Saturday, December 15, 2012

The case against a lower company tax rate

One of big business's greatest disappointments this year was its failure to persuade the Gillard government to cut the 30 per cent rate of company tax. On business's economic reform wish-list, cutting company tax is second only to getting more anti-union provisions back into industrial relations law.

So you can be sure business will be campaigning for lower company tax in the months leading up to next year's federal election.

I'm sure many business people regard the benefits of lower company taxation as so obvious as to be self-evident but, in economics, you have to spell out just why you believe a lower tax rate would make the economy a better place.

Presumably, the argument is that lower company tax would encourage greater investment in business activity, thus making the economy grow faster and create jobs.

It's surprising there's been so little debate of this proposition among supposedly argumentative economists - until now. On Saturday, the Australia Institute will publish on its website a technical brief by David Richardson, "The Case Against Cutting the Corporate Tax Rate".

According to Richardson, company tax has the great virtue of being a tax on profit. If you don't make a profit, you don't pay the tax. So company tax doesn't add to the cost of doing business, meaning the imposition of the tax makes no difference to the profitability of business activities. And, since the tax is applied at the same rate to profits from all business activities, it should have no effect on decisions about which activities to pursue, or how much activity to undertake.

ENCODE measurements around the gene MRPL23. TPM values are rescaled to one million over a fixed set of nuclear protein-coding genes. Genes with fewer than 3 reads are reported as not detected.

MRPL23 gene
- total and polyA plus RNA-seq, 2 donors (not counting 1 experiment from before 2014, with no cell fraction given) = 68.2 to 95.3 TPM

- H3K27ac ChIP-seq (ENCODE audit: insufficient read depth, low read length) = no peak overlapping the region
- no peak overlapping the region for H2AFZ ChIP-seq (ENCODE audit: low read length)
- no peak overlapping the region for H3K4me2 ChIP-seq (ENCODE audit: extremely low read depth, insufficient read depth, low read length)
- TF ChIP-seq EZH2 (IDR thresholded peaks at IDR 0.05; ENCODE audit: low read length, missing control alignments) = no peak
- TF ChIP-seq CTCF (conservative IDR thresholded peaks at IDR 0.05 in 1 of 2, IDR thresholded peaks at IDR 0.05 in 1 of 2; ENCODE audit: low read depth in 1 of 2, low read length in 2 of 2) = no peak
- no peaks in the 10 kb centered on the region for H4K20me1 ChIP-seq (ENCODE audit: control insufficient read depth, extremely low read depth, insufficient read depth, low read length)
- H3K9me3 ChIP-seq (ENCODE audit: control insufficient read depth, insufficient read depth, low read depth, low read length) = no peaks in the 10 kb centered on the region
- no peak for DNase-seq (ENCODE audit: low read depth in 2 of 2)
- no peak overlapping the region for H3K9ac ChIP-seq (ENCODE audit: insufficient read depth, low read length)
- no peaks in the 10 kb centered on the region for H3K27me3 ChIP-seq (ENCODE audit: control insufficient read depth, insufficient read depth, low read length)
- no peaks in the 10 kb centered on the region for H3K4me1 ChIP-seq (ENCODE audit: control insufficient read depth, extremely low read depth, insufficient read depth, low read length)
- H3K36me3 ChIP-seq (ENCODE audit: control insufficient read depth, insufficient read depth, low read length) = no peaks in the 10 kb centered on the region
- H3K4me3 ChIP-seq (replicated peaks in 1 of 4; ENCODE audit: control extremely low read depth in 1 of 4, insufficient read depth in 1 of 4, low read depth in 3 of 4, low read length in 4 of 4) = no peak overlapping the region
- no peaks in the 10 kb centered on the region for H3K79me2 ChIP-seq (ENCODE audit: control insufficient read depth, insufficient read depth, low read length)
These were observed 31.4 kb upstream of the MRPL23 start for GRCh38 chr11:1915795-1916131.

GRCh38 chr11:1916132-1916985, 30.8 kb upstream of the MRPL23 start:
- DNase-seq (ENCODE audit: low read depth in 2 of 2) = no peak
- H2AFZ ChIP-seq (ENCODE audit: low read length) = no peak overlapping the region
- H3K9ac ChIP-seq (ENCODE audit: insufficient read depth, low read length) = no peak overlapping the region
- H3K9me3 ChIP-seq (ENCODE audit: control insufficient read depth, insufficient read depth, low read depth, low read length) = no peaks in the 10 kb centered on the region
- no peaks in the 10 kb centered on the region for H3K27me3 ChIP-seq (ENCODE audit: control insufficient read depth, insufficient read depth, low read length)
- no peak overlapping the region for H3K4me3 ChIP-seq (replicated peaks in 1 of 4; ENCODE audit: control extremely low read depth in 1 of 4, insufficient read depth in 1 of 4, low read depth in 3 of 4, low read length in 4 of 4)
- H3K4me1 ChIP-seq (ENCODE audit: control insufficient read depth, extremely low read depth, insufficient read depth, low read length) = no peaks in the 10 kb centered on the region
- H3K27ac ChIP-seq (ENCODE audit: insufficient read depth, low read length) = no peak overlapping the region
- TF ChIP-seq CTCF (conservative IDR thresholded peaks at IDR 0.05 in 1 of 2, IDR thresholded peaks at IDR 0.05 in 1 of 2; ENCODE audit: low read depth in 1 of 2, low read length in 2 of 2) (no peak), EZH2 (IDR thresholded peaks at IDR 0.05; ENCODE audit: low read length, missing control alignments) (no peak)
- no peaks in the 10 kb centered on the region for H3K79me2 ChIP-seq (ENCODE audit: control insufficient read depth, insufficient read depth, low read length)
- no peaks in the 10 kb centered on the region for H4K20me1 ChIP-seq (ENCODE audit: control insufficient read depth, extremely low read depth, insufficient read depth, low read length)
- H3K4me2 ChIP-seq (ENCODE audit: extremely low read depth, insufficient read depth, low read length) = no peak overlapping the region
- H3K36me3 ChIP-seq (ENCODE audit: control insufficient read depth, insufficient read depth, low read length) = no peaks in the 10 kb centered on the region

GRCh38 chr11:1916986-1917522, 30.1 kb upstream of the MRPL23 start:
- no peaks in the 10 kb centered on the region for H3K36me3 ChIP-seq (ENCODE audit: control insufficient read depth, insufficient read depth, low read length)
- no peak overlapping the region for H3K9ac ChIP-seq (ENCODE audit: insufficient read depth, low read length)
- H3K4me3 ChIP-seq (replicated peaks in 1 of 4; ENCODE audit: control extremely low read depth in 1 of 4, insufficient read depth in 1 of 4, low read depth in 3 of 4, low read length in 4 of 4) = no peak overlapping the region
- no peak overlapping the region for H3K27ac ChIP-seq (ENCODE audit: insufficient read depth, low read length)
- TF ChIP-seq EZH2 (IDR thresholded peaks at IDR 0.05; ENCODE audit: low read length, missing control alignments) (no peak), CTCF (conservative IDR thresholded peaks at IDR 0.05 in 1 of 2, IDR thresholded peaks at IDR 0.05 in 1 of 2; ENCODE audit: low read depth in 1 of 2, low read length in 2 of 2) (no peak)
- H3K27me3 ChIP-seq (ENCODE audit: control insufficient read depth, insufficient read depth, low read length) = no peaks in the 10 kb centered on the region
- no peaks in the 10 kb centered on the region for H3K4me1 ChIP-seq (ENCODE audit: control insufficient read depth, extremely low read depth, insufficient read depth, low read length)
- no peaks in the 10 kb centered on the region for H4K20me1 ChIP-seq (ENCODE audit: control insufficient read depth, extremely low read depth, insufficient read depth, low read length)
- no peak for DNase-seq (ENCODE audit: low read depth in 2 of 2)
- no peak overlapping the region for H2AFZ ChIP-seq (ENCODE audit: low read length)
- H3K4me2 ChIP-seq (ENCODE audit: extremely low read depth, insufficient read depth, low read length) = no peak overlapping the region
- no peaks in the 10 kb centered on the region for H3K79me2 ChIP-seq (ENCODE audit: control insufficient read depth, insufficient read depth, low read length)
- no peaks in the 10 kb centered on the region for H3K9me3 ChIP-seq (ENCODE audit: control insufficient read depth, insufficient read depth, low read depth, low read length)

"By contrast, many other taxes are payable whether or not the company makes a profit," Richardson says. "For example, the iron ore royalty rate in Western Australia will soon be 7.5 per cent of the value of the iron ore mined. If the mining company receives $100 a tonne, pays $7.50 in royalties and has expenses of $95 a tonne, it will run at a loss ... There is no way a profit-related tax can do that."

In exposing this logical flaw in the argument that the rate of company tax affects the amount of business activity undertaken, Richardson quotes the Nobel laureate Joseph Stiglitz from a book he published this year, The Price of Inequality: "If it were profitable to hire a worker or buy a new machine before the tax, it would still be profitable to do so after the tax ... what is so striking about claims to the contrary is that they fly in the face of elementary economics: no investment, no job that was profitable before the tax increase, will be unprofitable afterward."

Richardson reminds us that, according to elementary economics, investment will continue until the return on the marginal investment is just equal to the cost of capital. This is true whether you evaluate the investment on a pre-tax or post-tax basis. Why? Because, although company tax will reduce the return on the investment, it will also reduce the (after-tax) cost of capital. If returns are taxed, interest costs become tax deductible.